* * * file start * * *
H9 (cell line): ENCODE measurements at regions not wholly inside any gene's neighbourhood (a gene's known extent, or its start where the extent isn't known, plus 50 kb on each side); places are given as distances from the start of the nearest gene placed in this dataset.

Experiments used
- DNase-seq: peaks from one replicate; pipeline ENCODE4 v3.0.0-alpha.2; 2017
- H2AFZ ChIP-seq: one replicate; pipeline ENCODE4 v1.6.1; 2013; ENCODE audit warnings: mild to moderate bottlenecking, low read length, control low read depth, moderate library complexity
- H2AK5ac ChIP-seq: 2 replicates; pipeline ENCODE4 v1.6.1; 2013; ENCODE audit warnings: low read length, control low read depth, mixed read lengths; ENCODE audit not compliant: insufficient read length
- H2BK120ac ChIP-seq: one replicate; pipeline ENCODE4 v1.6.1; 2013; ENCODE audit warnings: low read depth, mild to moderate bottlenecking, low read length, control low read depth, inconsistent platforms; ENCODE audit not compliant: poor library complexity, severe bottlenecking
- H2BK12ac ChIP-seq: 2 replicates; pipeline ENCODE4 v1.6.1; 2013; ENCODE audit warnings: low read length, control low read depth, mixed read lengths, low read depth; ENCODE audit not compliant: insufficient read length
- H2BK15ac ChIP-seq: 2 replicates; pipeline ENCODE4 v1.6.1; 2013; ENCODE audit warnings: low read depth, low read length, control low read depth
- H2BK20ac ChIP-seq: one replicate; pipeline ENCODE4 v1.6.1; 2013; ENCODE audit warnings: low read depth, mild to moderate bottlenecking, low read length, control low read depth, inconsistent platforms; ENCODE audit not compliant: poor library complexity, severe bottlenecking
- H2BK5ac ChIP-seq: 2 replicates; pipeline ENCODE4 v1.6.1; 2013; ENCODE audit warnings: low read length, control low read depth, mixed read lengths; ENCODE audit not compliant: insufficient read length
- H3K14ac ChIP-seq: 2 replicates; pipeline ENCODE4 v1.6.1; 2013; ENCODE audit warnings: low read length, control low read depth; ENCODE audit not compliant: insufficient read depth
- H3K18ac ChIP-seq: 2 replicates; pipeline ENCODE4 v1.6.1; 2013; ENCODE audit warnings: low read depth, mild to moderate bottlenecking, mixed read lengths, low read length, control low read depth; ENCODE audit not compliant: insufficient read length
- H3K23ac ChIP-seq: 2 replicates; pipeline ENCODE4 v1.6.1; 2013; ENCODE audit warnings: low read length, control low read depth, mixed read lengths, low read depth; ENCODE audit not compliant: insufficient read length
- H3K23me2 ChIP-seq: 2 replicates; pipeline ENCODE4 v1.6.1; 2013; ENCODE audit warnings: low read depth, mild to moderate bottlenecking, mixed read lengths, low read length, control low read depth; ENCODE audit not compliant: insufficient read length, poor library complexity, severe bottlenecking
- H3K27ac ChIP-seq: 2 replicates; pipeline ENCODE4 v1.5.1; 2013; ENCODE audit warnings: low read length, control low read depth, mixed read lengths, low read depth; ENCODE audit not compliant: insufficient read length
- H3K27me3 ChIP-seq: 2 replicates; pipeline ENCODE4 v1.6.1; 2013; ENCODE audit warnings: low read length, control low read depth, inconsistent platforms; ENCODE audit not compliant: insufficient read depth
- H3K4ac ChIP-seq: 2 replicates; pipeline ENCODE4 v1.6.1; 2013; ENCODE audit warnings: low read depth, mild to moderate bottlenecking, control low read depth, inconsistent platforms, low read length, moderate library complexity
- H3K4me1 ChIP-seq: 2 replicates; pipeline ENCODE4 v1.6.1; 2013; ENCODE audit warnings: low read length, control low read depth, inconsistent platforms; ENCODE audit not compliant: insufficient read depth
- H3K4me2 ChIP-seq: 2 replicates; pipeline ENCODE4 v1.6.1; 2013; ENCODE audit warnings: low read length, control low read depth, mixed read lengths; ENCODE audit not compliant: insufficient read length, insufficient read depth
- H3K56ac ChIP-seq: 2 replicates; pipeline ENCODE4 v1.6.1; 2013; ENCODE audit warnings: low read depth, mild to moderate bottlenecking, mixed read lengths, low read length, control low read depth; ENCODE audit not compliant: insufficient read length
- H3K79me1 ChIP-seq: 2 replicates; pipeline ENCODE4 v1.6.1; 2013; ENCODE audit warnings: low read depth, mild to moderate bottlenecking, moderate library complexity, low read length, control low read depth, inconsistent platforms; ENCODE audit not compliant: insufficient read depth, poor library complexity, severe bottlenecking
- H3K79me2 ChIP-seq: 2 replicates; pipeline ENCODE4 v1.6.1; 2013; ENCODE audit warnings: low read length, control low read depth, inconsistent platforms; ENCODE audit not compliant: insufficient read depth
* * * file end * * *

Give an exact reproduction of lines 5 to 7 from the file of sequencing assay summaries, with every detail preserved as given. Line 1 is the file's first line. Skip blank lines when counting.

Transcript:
- H2AK5ac ChIP-seq: 2 replicates; pipeline ENCODE4 v1.6.1; 2013; ENCODE audit warnings: low read length, control low read depth, mixed read lengths; ENCODE audit not compliant: insufficient read length
- H2BK120ac ChIP-seq: one replicate; pipeline ENCODE4 v1.6.1; 2013; ENCODE audit warnings: low read depth, mild to moderate bottlenecking, low read length, control low read depth, inconsistent platforms; ENCODE audit not compliant: poor library complexity, severe bottlenecking
- H2BK12ac ChIP-seq: 2 replicates; pipeline ENCODE4 v1.6.1; 2013; ENCODE audit warnings: low read length, control low read depth, mixed read lengths, low read depth; ENCODE audit not compliant: insufficient read length